There was a time when advertising an upcoming event, whether it was an annual conference, a half marathon, or a grand opening, used to be pretty straightforward.
Print up some fliers, maybe get a spot on the local radio station, send out a few mailers, and hope word-of-mouth works its magic. People would show up. Hopefully, they enjoyed themselves, learned something, or made a purchase. When the event ended, they went home.
Now, thanks to social media, event marketing has entered a whole new realm. In today’s hyper-connected world, we RSVP via Facebook, live feed conferences, add details to our stories, and connect with other attendees through the official hashtag. Social media has opened the door to never-before-seen levels of attendance, engagement, and buzz, which is great news for event marketing. The only thing limiting your event’s success is how effectively you implement these powerful tools.
To help you market your next event with social media, we’ve put together the following ten tips. Some of them are specific to a particular platform, while others can be used across multiple accounts. By implementing these ideas,we guarantee your next event will be a success—online and in real life.
Create a Facebook event.
If you’re a business or brand, getting your Facebook posts in front of your audience’s faces can be challenging. This is why simply posting about an event isn’t enough—you have to create an actual event for it. Facebook will automatically connect the event to users’ calendars and send reminders an hour before it begins, which makes your life a whole lot easier. And it’s pretty simple, start by:
- Logging into Facebook and head to the Events page.
- On the left-hand side, select “Create event.”
- Choose whether you’d like to create a public event on Facebook or a private one.
- Then create the event.
Ensure you follow best practices when creating your event, such as giving it a clear title, writing a thorough description, and adding the exact location. This will help people find your event and encourage them to RSVP.
Cast a wide net.
As powerful as creating a Facebook event can be, it isn’t enough all by itself. This strategy only helps you reach Facebook users—what about all those on Twitter, Instagram, Snapchat, and event Tik Tok? What about your company blog? You need to post about your event on these platforms, especially if you want maximum reach.
Make sure you don’t simply cut and paste your event into a tweet or photo – instead, create platform-specific ads and posts that will perform well in each medium. For Twitter, that means hashtags and concise information. For Instagram, it means a great custom photo and a snappy caption. For Snapchat or Tik Tok, you’re going to want to create a fun viral-worthy video with a catchy song in the background.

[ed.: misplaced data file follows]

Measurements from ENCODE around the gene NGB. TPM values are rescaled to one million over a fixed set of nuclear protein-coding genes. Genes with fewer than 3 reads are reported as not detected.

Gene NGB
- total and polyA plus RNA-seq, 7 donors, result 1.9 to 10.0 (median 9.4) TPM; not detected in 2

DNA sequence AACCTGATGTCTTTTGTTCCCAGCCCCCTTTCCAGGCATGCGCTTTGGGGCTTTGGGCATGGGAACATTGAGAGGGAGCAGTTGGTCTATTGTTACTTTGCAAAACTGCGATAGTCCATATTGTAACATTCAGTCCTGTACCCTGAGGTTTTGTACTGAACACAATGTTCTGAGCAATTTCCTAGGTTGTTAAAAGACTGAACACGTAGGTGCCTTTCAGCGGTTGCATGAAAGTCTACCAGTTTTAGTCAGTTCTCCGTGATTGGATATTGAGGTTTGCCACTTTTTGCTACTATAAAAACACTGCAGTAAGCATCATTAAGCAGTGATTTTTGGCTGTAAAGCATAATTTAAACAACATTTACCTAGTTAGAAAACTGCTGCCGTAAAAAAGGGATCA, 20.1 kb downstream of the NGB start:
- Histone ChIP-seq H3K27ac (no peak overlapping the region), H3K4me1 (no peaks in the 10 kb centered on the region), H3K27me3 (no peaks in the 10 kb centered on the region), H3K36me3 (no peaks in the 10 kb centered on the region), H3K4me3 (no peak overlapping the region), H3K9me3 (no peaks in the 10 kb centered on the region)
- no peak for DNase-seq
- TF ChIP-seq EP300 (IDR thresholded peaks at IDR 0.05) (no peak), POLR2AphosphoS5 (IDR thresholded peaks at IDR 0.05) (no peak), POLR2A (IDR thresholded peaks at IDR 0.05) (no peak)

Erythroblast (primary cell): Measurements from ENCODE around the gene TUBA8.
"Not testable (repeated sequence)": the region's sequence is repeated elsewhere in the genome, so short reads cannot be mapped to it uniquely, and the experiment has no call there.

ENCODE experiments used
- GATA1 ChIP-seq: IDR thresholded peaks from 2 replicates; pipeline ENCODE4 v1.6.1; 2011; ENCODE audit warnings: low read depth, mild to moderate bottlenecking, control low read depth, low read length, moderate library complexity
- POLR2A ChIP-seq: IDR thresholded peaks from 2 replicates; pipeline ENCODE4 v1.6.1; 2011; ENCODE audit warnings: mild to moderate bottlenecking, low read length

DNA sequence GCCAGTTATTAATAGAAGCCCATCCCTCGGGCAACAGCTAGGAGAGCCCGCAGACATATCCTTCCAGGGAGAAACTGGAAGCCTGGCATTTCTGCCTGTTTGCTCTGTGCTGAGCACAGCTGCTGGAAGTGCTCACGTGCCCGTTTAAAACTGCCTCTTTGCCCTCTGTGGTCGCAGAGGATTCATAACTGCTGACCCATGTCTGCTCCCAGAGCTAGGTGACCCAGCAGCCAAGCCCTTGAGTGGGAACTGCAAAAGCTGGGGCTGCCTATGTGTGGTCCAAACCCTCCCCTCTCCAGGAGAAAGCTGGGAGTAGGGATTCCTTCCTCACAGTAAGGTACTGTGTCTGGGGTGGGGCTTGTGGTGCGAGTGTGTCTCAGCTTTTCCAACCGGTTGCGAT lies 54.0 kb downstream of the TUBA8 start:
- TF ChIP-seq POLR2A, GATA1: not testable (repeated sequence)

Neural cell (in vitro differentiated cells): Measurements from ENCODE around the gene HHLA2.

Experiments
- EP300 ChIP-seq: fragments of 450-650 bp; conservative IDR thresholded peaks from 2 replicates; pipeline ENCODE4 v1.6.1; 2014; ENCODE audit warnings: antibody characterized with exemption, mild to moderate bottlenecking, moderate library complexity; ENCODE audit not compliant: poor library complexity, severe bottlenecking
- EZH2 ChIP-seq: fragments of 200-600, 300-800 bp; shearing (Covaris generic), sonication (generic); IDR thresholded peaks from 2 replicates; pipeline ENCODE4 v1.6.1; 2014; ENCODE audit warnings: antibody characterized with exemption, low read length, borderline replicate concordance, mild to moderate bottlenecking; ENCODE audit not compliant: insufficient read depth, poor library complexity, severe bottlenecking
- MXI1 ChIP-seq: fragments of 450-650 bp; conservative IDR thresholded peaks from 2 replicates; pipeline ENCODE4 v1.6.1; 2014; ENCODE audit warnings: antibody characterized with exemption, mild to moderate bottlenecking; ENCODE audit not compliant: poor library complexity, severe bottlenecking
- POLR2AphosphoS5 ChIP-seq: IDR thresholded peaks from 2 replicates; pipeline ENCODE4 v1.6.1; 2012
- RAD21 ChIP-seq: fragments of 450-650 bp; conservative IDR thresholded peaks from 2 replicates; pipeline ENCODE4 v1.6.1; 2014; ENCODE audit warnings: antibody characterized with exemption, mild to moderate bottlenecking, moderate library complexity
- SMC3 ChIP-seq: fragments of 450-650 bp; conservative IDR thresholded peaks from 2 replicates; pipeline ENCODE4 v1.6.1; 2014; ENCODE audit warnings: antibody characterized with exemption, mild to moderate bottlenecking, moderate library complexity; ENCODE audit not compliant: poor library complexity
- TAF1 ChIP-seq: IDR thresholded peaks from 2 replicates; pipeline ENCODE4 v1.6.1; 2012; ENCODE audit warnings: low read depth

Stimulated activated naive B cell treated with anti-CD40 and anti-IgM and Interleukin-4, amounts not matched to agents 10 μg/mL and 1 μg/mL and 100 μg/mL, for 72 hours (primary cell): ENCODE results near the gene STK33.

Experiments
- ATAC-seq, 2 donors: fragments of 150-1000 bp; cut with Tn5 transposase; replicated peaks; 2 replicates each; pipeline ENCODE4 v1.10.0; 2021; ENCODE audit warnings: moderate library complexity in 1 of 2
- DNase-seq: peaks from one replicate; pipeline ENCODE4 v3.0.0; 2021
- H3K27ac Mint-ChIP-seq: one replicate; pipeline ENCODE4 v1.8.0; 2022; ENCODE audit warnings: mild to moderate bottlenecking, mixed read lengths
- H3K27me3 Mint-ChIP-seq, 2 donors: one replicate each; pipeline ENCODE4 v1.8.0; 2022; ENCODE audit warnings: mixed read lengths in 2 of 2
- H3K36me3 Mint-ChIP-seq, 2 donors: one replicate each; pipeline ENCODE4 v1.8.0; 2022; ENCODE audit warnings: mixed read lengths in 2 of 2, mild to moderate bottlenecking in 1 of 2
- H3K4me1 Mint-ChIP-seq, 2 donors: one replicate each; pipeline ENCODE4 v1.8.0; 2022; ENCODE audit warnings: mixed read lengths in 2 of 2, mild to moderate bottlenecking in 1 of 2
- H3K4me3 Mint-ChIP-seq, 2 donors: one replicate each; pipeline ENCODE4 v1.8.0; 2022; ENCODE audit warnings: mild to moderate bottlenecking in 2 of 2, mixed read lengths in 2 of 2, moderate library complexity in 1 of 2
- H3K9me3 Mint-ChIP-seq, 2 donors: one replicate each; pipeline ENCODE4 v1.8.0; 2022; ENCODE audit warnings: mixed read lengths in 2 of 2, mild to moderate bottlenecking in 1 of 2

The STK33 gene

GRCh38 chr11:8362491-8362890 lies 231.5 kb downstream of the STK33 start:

Focus on great photos.
A picture is worth a thousand words, and eye-catching images will capture your audience’s attention more than anything else. You can use photos to build buzz around an event by showing the event-goers who will be involved, the location where it will take place, the freebies and prizes you’ll be giving away, and the snacks and beverages you’ll be serving.
If this is an event you’ve held before, use the best images from past years to create buzz for this one. While all social media platforms are unique, the one thing they all have in common is that great photos increase engagement. So go ahead—show people what a good time they’ll have at your event, and they’ll be much more inclined to come.
*PRO TIP – Plan to have quality photogs at your event so you can use these fantastic, eye-catching images in next year’s social media campaign.
Run remarketing ads to people who are on the fence about attending.
Remarketing ads are shown to people who visited your website in the last thirty days. This is effective for events because often, people who are interested in your event won’t necessarily buy tickets or register on the first try. Sometimes they want to gather information so they can think about it. The problem is that the world is full of distractions, and they might forget to return to your site.
By showing remarketing ads, you can keep your event in front of their eyes and on their mind, making them more likely to bite the bullet. Don’t want to show your ad to people who actually bought a ticket? Set the ad to exclude certain website visitors, such as those who viewed the “thank you for registering” page.
Promote an official hashtag for the event.
If you’ve planned or attended a wedding in the last two years, you know that the wedding hashtag is almost as important as the wedding vows. The same goes for any big event. Hashtags are great because they help aggregate social media posts from the event across all platforms and encourage attendees to stay engaged and involved in the conversation—sometimes even after the event has ended. Another bonus?
Encouraging people to use the hashtag will result in more user-generated, which you can re-share later.
Encourage speakers to share their Twitter, and Insta handles.
If your event features speakers, include their Twitter handles in their bios and other promotional materials. This will encourage attendees to follow them on social media. In some cases, people will even tweet at the speakers while they’re talking or follow up with them later to ask additional questions.